Since the institutionalized splitting up of Serbo-Croatian – “one language with two alphabets” - into Serbian and Croatian, the new state of Croatia has favoured a language policy aiming at increasing the distinctiveness of Croatian. The only way this can be done is to dig into the indigenous vocabulary in search for native words which are distinct from Serbian. Elimination of Turkish loanwords in “Serbo-Croatian” seems to be a particularly cherished goal of this policy – as if Serbs don’t have some of the same inclination to remove these century-old cultural words... I wonder together with Mac Linguist:

    Whether it is impractical or possible – I am sure this is a very interesting debate. The more fundamental question is rather why this frantic eviction of ordinary people’s lexical choices in the past should have a priority in the first place today. None of these words were “forced” on anybody. They just entered the language through usage by illiterate people, and it is only in hindsight that etymology was born, a science which turned out to be a handy tool for shaping a national mythology.

    According to a genuine puristic mind, words of a certain provenance should receive an anathema. The line of thought goes like this:

    a) “We associate Turkish with Ottoman conquest and occupation.”​
    b) “We want to be free!”​
    c) “Anything Turkish prevents us from being free.”​

    The logical outcome is to attack a part of one’s own patrimony, the lexical wealth of one’s own language.

    If you put it this way:

    We hate sapun because it is Turkish. The use of it should stop immediately. Sapun makes us unfree!​

    -- you implicitly focus on the content of the word realizing that the form is of minor importance...

    Of course, purism is not limited to the Balkans. But I see some fundamental differences in puristic efforts between, say, Germany and Croatia. If purism is defined as “an attempt to replace foreign words with native ones”, German purism has been pretty successful. In the end of the day it also gives you a choice to use whatever “international” word of Latin/Greek origin you might prefer for scientific writing. Turkish purism has also been successful to the extent that Ottoman words of Arabic/Persian origin which only served the purpose of communicating between members of an elite and were more or less unknown to ordinary people, were evicted from the lexicon of the national language. Modern Greek purism, on the other hand, has sought not only to replace foreign words (primarily of Turkish origin!), but to restore “lost” grammatical categories. The ideal is always the past – the “Golden Age” of national illusions.

    What I mean by “frantic purism” is to limit puristic efforts to certain layers of vocabulary. This is a consciously directed purism with a smack of religious ardour. A funny aspect of such a national policy is that sometimes serious etymological research is necessary in order to decide whether this of that word is really of Turkish origin.

    And here I come to my point of intervention in this debate.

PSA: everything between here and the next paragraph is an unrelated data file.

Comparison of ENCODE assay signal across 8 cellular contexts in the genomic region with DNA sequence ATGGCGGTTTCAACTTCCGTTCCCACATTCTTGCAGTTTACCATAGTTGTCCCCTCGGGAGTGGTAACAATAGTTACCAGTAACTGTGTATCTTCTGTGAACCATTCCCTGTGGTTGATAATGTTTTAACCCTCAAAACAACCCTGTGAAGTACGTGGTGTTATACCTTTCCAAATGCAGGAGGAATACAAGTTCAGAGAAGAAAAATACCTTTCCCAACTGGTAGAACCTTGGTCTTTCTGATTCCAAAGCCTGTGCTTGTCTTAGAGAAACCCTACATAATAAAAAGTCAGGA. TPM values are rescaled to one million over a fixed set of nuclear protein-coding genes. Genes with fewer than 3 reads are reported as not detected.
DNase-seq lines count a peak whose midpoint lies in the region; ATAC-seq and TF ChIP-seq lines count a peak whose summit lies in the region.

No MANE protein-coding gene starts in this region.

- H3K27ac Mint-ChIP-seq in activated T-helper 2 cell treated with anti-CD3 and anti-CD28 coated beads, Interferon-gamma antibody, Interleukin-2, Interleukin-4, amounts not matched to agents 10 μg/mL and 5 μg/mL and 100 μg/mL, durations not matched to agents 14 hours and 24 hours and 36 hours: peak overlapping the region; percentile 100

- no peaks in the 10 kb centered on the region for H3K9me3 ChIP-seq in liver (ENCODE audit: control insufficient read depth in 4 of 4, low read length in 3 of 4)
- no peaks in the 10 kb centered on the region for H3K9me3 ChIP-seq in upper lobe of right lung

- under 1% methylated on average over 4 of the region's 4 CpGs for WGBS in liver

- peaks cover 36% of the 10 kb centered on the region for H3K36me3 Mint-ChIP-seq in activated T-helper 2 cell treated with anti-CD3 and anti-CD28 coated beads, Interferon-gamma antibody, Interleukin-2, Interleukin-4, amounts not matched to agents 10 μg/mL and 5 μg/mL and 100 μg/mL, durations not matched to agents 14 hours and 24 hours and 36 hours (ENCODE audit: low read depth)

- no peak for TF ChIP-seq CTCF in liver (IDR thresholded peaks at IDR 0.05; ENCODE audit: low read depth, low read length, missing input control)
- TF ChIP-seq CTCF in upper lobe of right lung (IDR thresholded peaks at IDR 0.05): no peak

What is “wrong” with kutija and sapun? I thought the first word was a Greek loanword in Turkish, and the second one a cultural word of ultimately Latin origin. In Modern Greek these two words occur as κουτί [kuti] and σαπούνι [sapuni]. “Soap” went from Latin to Aramaic, and entered Arabic as sabūn. Turkish sabun obviously came through Arabic (and no body wanted it to leave! :D). Now, the above sapun reminds me more of Greek σαπούνι than of the Turkish word.:confused:

    It would be of considerable interest to compare the two existing compilations of Turkish loanwords in Serbo-Croatian from 40 years back with the actual state of affairs in Serbian and Croatian. The two books in question are:

    Anton Knežević: Die Turzismen in der Sprache der Kroaten und Serben, Meisenheim am Glan 1962, and
    Abdulah Škaljić: Turcismi u srpsko-hrvatskom jeziku, Sarajevo 1966
    Perhaps I am asking too many questions and making fun of puristic movements as I don’t possess the correct state of mind to question somebody’s right to be free...:D
    :) :)
  8. Athaulf

    Athaulf Senior Member

    Toronto, Canada
    Croatian/Bosnia, Croatia
    While a lot of what you write makes sense, I think you're overlooking some practical aspects of the issue. Most Turkish words in various South Slavic dialects are restricted to certain regions and cannot be understood elsewhere. Those Turkish words that are indeed so widespread that they are shared between most dialects in Croatia, Bosnia, Serbia, and Montenegro, have been adopted into their respective standard languages, and nobody (to my knowledge) has ever tried purging them out. Examples of such words are the ones in the above list, like čizma, boja, or kutija.

    The avoidance of many Turkish words was necessary in the standardization of Serbo-Croatian in order to make that artificial language reasonably comprehensible throughout the republics in which it was supposed to be the standard. The same happened with many other local dialectal words, including some purely Slavic ones. I actually grew up in Bosnia, and I assure you that many Turkish words that we used there on a daily basis are totally incomprehensible to most people in Croatia.

    Therefore, at least some of the purism was driven by the need to unite a very diverse set of dialects by an artificial standard language, rather than by nationalism.